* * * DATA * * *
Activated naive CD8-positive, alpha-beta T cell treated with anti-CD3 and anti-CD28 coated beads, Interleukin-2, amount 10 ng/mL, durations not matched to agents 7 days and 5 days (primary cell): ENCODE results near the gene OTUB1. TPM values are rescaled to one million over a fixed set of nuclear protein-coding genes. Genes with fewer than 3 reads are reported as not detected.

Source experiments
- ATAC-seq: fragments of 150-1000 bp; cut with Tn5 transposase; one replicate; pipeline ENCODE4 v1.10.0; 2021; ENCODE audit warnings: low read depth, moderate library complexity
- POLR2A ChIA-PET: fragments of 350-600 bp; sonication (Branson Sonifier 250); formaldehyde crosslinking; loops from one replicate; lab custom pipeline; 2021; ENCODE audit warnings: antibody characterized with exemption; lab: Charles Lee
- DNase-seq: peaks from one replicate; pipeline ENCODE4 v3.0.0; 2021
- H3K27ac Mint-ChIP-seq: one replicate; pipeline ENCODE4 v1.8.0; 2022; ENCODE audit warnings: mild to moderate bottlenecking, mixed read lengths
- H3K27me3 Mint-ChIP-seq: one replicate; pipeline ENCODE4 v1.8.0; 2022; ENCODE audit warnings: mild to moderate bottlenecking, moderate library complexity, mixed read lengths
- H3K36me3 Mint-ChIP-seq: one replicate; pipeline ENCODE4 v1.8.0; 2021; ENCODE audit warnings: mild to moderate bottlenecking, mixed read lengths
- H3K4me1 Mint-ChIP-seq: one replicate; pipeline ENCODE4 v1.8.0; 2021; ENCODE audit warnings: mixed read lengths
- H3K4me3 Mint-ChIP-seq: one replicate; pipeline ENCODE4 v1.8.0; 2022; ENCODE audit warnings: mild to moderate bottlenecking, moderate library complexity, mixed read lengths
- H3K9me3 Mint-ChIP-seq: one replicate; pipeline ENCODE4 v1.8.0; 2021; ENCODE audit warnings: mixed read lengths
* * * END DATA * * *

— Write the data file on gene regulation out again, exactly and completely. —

Activated naive CD8-positive, alpha-beta T cell treated with anti-CD3 and anti-CD28 coated beads, Interleukin-2, amount 10 ng/mL, durations not matched to agents 7 days and 5 days (primary cell): ENCODE results near the gene OTUB1. TPM values are rescaled to one million over a fixed set of nuclear protein-coding genes. Genes with fewer than 3 reads are reported as not detected.

Source experiments
- ATAC-seq: fragments of 150-1000 bp; cut with Tn5 transposase; one replicate; pipeline ENCODE4 v1.10.0; 2021; ENCODE audit warnings: low read depth, moderate library complexity
- POLR2A ChIA-PET: fragments of 350-600 bp; sonication (Branson Sonifier 250); formaldehyde crosslinking; loops from one replicate; lab custom pipeline; 2021; ENCODE audit warnings: antibody characterized with exemption; lab: Charles Lee
- DNase-seq: peaks from one replicate; pipeline ENCODE4 v3.0.0; 2021
- H3K27ac Mint-ChIP-seq: one replicate; pipeline ENCODE4 v1.8.0; 2022; ENCODE audit warnings: mild to moderate bottlenecking, mixed read lengths
- H3K27me3 Mint-ChIP-seq: one replicate; pipeline ENCODE4 v1.8.0; 2022; ENCODE audit warnings: mild to moderate bottlenecking, moderate library complexity, mixed read lengths
- H3K36me3 Mint-ChIP-seq: one replicate; pipeline ENCODE4 v1.8.0; 2021; ENCODE audit warnings: mild to moderate bottlenecking, mixed read lengths
- H3K4me1 Mint-ChIP-seq: one replicate; pipeline ENCODE4 v1.8.0; 2021; ENCODE audit warnings: mixed read lengths
- H3K4me3 Mint-ChIP-seq: one replicate; pipeline ENCODE4 v1.8.0; 2022; ENCODE audit warnings: mild to moderate bottlenecking, moderate library complexity, mixed read lengths
- H3K9me3 Mint-ChIP-seq: one replicate; pipeline ENCODE4 v1.8.0; 2021; ENCODE audit warnings: mixed read lengths